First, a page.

January 16, 2017

1968. An Idea for a More Productive Congress

On President Johnson's Proposed Travel Tax on American Tourists
Bill Downs in Washington, DC reporting for CBS in the 1950s
Bill Downs

ABC Washington - Information Reports

January 3, 1968

Reports that President Johnson will propose a kind of travel tax on American tourists who want to vacation in Europe or other areas outside the Western Hemisphere has both the travel bureau industry and the international jet set in a state of shock.

Most everyone understands and sympathizes with the government efforts to stop the gold drain, but to slap an exit fee on the American who's been saving up his money for his only lifetime chance to see Paris or Rome, many think is carrying the "balance of payments" bit just too far.

Besides, for years the government has been pushing this people-to-people thing; propagandizing the US citizenry as well as foreigners on all sides of all curtains that the shortest route to international understanding is for ordinary people to travel in each other's back yards.

Besides, it smacks of a police state for an American to be forced to pay an assessment to leave his own native land.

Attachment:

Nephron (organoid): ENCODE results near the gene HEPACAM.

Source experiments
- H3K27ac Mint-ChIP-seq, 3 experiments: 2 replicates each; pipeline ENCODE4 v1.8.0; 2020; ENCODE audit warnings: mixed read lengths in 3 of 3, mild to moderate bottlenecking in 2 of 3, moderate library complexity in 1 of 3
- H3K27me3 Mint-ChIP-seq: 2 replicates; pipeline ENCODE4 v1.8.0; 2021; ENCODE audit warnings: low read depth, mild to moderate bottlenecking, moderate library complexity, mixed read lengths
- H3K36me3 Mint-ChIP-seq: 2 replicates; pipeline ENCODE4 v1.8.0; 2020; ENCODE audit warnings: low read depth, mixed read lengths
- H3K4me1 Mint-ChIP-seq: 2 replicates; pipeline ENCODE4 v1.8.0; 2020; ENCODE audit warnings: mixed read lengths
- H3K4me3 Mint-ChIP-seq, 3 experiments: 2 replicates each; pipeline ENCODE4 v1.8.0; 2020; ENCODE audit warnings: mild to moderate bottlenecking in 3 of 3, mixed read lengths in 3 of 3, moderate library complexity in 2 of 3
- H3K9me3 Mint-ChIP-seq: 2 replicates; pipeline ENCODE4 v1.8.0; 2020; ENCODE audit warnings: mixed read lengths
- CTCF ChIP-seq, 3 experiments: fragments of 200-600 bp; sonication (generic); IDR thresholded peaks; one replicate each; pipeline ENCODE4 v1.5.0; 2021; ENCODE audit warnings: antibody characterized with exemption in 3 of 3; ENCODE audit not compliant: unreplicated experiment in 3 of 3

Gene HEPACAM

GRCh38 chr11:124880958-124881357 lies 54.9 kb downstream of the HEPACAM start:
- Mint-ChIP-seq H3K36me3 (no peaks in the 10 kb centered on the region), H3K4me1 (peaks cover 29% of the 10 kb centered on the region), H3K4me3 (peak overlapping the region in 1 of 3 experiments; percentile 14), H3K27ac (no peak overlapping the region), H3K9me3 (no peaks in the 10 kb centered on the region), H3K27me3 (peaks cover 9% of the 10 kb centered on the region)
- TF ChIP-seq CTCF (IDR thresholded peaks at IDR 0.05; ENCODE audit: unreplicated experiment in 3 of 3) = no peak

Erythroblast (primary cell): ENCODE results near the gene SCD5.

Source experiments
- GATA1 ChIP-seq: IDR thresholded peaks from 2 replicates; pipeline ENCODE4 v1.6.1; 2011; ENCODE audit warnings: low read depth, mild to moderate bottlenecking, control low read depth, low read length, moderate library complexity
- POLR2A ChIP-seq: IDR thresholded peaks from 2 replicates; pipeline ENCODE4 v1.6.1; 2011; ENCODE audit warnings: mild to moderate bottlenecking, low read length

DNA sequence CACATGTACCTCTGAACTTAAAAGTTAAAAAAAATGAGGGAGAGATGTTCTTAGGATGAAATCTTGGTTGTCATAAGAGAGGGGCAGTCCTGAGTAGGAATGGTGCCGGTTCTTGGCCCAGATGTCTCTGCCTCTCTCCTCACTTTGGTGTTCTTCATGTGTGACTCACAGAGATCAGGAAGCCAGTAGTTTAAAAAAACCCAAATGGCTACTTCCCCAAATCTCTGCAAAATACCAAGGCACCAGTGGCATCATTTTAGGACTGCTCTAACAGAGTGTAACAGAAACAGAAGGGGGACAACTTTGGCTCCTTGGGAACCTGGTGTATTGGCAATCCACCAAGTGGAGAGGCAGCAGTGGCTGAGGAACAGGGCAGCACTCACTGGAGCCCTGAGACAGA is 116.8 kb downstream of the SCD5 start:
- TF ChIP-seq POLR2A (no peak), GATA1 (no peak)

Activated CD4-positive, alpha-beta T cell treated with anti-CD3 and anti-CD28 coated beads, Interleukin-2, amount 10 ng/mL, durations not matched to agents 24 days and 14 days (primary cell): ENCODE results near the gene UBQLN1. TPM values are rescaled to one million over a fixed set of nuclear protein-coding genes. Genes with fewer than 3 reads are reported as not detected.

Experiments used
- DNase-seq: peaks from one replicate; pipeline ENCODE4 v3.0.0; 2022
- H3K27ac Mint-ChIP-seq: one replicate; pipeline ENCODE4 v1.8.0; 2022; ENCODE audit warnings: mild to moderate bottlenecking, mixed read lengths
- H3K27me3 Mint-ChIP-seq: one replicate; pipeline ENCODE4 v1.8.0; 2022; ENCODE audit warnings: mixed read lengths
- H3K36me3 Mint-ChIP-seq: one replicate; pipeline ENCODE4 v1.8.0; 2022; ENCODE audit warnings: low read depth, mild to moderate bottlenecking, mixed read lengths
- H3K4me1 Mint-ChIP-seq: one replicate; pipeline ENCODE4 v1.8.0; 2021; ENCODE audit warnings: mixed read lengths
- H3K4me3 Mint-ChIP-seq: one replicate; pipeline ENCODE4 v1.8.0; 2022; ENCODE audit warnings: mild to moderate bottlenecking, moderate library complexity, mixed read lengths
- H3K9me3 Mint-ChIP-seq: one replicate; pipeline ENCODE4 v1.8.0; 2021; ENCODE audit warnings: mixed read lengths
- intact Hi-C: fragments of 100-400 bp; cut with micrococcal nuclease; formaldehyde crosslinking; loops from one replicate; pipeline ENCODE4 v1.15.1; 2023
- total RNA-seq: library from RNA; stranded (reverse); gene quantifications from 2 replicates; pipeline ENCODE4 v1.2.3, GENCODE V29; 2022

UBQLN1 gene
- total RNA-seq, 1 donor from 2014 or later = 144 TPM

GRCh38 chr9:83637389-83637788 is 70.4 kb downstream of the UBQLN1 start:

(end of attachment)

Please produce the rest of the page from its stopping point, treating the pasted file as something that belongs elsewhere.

We suggest the government could substantially increase the national gold hoard at Fort Knox if it slapped its overseas travel tax on the senators and representatives who each year junket around the world to inspect the foreign beehive industries and other such important missions.

Why, during the next six weeks alone, the government could pick up a tidy sum from the parade of congressmen junketing to Vietnam to have a peek at the war and therefore make themselves instant experts on Southeast Asia. At least thirty-eight members of Congress will junket before the winter is over.

A travel tax on Capitol Hill might enable Congress to get more work done if its members were not contemplating that impending free junket to far away places with strange sounding names.

This is Bill Downs in Washington.